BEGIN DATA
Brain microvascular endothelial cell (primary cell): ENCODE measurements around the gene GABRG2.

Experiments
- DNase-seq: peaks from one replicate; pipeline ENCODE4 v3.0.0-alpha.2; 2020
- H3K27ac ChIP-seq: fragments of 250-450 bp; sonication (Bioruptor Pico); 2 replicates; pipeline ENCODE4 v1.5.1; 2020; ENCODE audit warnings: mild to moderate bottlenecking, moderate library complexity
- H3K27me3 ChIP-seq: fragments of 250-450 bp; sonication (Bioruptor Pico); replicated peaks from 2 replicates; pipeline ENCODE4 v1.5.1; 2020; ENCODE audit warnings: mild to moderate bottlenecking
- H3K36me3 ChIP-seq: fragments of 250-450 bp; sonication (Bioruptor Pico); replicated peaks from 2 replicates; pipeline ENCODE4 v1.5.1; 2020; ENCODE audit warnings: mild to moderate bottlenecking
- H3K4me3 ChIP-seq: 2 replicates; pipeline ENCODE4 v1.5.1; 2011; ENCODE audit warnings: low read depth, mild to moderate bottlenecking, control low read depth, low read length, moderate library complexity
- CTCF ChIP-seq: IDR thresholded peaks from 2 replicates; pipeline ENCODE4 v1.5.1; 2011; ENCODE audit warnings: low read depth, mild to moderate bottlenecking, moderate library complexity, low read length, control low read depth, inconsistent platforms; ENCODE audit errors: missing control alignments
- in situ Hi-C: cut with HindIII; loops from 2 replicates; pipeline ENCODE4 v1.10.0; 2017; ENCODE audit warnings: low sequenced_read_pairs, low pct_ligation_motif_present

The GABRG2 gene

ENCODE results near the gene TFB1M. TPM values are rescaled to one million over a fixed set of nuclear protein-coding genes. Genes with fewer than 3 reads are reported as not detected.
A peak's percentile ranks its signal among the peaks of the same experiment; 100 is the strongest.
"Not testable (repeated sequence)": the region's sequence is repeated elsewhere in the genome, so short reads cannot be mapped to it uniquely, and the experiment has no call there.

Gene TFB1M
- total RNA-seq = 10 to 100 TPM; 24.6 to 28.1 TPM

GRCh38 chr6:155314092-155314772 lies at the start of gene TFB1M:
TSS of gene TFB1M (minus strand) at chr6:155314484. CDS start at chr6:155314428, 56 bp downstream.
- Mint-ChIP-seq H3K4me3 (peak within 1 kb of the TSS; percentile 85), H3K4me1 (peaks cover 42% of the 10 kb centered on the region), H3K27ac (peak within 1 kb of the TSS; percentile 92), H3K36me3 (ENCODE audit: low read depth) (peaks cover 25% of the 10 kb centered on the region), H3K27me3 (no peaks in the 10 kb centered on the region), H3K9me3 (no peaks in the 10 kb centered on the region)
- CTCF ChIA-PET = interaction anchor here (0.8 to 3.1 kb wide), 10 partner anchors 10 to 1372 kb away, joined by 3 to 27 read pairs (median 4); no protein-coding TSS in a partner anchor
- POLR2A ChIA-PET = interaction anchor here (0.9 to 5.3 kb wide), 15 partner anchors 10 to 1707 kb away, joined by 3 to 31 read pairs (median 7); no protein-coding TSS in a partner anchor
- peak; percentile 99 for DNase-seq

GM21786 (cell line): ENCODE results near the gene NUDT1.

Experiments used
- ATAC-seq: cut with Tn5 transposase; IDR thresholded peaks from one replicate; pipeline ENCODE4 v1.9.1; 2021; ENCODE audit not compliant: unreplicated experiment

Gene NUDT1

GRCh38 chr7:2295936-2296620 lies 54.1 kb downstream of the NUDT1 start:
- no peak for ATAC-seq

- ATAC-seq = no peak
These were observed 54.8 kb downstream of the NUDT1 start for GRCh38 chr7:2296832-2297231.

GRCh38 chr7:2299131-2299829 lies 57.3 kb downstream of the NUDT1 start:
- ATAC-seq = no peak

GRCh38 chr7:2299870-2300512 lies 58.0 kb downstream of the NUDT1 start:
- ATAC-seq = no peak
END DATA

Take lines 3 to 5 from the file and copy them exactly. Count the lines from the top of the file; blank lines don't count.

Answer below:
- DNase-seq: peaks from one replicate; pipeline ENCODE4 v3.0.0-alpha.2; 2020
- H3K27ac ChIP-seq: fragments of 250-450 bp; sonication (Bioruptor Pico); 2 replicates; pipeline ENCODE4 v1.5.1; 2020; ENCODE audit warnings: mild to moderate bottlenecking, moderate library complexity
- H3K27me3 ChIP-seq: fragments of 250-450 bp; sonication (Bioruptor Pico); replicated peaks from 2 replicates; pipeline ENCODE4 v1.5.1; 2020; ENCODE audit warnings: mild to moderate bottlenecking